Revision Highlights to CSA Z259.2.2-17 For Self-Retracting Devices

When a worker is at risk of serious injury or death while working at heights, suitable self-retracting devices (SRDs) and the accompanying accessories are mandatory. These devices are designed to prevent a worker from contacting surfaces below that where work is being performed.

Independent, global organizations are responsible for developing the standards and guidelines for the manufacturing design and testing of these devices. In the United States, the American National Standards Institute (ANSI) is the standards organization. In Canada, the Canadian Standard Association (CSA Group) develops these standards.

Both of these organizations are also responsible for developing and updating standards and guidelines for inspecting and certifying SRD equipment. On August 1, 2019, the CSA’s new standard—CSA Z259.2.2-17—went into effect, with significant updates and revisions incorporated.

This article is meant to cover the highlights of the revised standard. For complete details, secure a copy of the full standard to help ensure that your fall protection program meets the mandatory requirements.

What Changed in the Revised CSA Z259.2.2-17 Standard?

There were several types of modifications in the newly revised standard. Some were terminology changes. For example, “personal fall arrest systems” was changed to “fall-protection systems.” Others were definitions revisions for “lifeline” and “arrest distance.” You’ll want to refer to the standard itself for those and the seven new definitions, including peak force, performance factor, and fall arrest indicator.

A major change was the revamping of the classifications. Type 1, Type 2, and Type 3 are not used anymore. Instead, there are now four new classes of SRDs:

  • Class SRL—It is anchored at an elevation which limits the free fall to the activation distance of the device … and the extracted life line cannot bear against an edge or surface during fall arrest.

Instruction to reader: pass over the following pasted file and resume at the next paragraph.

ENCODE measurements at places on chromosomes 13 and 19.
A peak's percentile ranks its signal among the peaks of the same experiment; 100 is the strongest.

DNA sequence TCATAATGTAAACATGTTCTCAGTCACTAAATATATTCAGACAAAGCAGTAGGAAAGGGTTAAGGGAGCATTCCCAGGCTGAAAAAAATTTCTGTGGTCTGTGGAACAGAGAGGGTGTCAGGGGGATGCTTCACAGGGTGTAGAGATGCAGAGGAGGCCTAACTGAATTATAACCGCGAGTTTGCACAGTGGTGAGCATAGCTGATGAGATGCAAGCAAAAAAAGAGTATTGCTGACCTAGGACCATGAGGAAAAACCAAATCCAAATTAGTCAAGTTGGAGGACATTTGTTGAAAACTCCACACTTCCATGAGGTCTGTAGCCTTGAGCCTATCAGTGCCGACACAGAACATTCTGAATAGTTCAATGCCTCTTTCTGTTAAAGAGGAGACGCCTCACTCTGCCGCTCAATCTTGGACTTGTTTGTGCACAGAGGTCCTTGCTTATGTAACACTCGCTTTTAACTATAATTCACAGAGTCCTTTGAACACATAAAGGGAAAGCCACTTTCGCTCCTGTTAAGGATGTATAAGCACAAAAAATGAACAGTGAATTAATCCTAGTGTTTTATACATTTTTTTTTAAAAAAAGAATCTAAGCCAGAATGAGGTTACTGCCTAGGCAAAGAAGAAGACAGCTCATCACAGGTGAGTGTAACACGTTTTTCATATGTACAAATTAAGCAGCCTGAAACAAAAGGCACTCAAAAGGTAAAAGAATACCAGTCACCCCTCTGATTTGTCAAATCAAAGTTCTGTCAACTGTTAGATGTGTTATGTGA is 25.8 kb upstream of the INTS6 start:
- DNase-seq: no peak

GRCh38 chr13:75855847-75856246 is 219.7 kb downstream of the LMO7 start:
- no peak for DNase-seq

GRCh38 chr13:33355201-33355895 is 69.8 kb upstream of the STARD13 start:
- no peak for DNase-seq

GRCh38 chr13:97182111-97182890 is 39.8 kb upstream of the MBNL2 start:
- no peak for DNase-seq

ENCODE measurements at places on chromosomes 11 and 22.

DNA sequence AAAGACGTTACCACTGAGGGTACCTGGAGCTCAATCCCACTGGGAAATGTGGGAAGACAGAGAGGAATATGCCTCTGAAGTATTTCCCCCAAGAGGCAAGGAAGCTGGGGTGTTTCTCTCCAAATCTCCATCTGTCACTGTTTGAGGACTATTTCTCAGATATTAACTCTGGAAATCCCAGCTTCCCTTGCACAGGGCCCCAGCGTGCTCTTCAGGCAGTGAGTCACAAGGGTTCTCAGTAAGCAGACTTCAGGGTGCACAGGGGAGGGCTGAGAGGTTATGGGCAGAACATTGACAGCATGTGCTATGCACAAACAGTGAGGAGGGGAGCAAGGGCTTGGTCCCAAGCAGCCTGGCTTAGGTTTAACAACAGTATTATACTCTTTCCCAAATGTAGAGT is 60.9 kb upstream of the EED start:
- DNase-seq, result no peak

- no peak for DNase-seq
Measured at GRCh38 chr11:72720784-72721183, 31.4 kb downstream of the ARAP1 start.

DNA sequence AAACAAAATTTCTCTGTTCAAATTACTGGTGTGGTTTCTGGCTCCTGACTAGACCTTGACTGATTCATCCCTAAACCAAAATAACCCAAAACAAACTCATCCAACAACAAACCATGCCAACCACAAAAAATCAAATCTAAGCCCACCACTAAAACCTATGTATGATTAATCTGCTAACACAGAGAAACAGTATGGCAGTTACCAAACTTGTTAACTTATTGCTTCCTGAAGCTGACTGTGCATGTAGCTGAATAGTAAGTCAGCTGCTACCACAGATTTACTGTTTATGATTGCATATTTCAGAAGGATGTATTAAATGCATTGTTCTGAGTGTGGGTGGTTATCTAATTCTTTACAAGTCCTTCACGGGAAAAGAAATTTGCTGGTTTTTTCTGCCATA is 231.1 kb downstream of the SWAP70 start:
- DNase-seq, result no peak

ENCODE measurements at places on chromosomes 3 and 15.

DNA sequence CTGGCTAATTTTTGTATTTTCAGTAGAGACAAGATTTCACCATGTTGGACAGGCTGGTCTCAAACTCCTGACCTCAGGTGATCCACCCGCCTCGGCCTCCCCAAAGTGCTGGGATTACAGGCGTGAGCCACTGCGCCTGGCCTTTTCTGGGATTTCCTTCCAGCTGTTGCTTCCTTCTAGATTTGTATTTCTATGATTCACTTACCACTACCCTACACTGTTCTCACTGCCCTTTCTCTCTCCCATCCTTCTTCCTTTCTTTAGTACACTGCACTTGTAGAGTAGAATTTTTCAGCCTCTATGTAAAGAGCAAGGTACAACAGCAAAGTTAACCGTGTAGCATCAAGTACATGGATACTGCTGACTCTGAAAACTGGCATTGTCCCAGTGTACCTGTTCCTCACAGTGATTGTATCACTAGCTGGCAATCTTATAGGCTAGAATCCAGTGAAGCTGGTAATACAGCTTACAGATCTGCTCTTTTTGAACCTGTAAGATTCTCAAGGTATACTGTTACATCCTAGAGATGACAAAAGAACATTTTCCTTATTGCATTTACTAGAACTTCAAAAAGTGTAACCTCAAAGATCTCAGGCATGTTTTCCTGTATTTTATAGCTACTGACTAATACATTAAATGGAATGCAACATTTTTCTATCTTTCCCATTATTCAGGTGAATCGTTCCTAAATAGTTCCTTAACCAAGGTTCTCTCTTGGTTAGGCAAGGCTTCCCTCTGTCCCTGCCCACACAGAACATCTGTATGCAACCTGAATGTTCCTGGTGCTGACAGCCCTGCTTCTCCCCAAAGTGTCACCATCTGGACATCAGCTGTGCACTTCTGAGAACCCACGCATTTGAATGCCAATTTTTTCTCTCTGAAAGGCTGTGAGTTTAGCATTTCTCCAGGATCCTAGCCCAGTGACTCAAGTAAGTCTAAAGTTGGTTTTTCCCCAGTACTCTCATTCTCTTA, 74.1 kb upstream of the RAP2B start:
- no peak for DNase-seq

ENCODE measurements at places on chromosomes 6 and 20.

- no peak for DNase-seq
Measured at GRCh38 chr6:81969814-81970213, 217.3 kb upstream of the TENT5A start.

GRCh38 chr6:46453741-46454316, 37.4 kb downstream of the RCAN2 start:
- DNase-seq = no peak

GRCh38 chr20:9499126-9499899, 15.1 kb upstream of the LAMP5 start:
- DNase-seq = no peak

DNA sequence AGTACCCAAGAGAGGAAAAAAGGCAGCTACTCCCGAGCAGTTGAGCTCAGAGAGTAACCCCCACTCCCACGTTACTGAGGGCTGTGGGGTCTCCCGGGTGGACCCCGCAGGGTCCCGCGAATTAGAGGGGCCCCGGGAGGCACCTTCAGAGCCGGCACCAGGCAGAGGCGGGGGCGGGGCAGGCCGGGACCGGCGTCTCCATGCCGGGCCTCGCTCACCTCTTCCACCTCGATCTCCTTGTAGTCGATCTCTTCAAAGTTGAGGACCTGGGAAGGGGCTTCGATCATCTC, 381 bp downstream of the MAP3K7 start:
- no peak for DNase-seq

• Class SRL-R—Shall be a Class SRL device that is provided with an integral means for assisted rescue.
  • Class SRL-LE—An SRL with Leading Edge capability. In addition to application for SRL devices, a Class SRL-LE shall be suitable for applications where one or more of the following conditions are met: It is anchored lower than the dorsal D-ring of the full-body harness; The extracted lifeline can bear against an edge or surface during fall arrest.
  • Class SRL-LE-R—An SRL with Leading Edge and integral rescue capability. Class SRL LE-R shall be both suitable for SRL-LE and SRL-LE-R conditions.

Another name change is that “Recertification” has been changed to “Revalidation.” It is more than just a name change, however. Revalidation requires that the SRDs be sent to the manufacturer or authorized rep for regular inspections and maintenance at specified intervals.

The new change to Revalidation also affects who determines the degree of use SRD involved. A “competent person,” as defined specifically in the new Standard, shall categorize each SRD utilized according to three pre-defined types of duty/use:

  1. Infrequent to Light Use – such as rescue and confined space or factory maintenance
  2. Moderate to Heavy – used in transportation, residential construction, utilities, and warehousing
  3. Severe to Continuous Use – commercial construction, oil and gas operations, mining, and foundry work

Of course, the worker frequency of inspection for all usage types remains as always: before each use.

However, infrequent/light use SRDs must be inspected annually by the designated competent person, and revalidated by the manufacturer at least every 5 years, but not more than intervals required by the manufacturer.

Moderate/heavy use SRDs must be inspected by the designated competent person on a semi-annual to annual basis, and revalidated at least every 2 years, but not more than intervals required by the manufacturer

Severe/continuous use SRDs require quarterly to semi-annual inspection by the designated competent person. The manufacturer must revalidate the SRD at least annually, but not more than intervals required by the manufacturer.

What Parts of the Standard Did Not Change?

The general scope of the CSA standard for SRDs remains the same. This includes the equipment to be used for workers at risk of falls from height. It also continues to require SRDS for personal fall arrest systems incorporating the means necessary for assisted rescue following a fall arrest incident.

The need for reevaluation of safety standards is necessary to ensure continuing worker safety on the job.

For additional information about the changes, download the CSA Standard Updates for Self-Retracting Devices whitepaper below.

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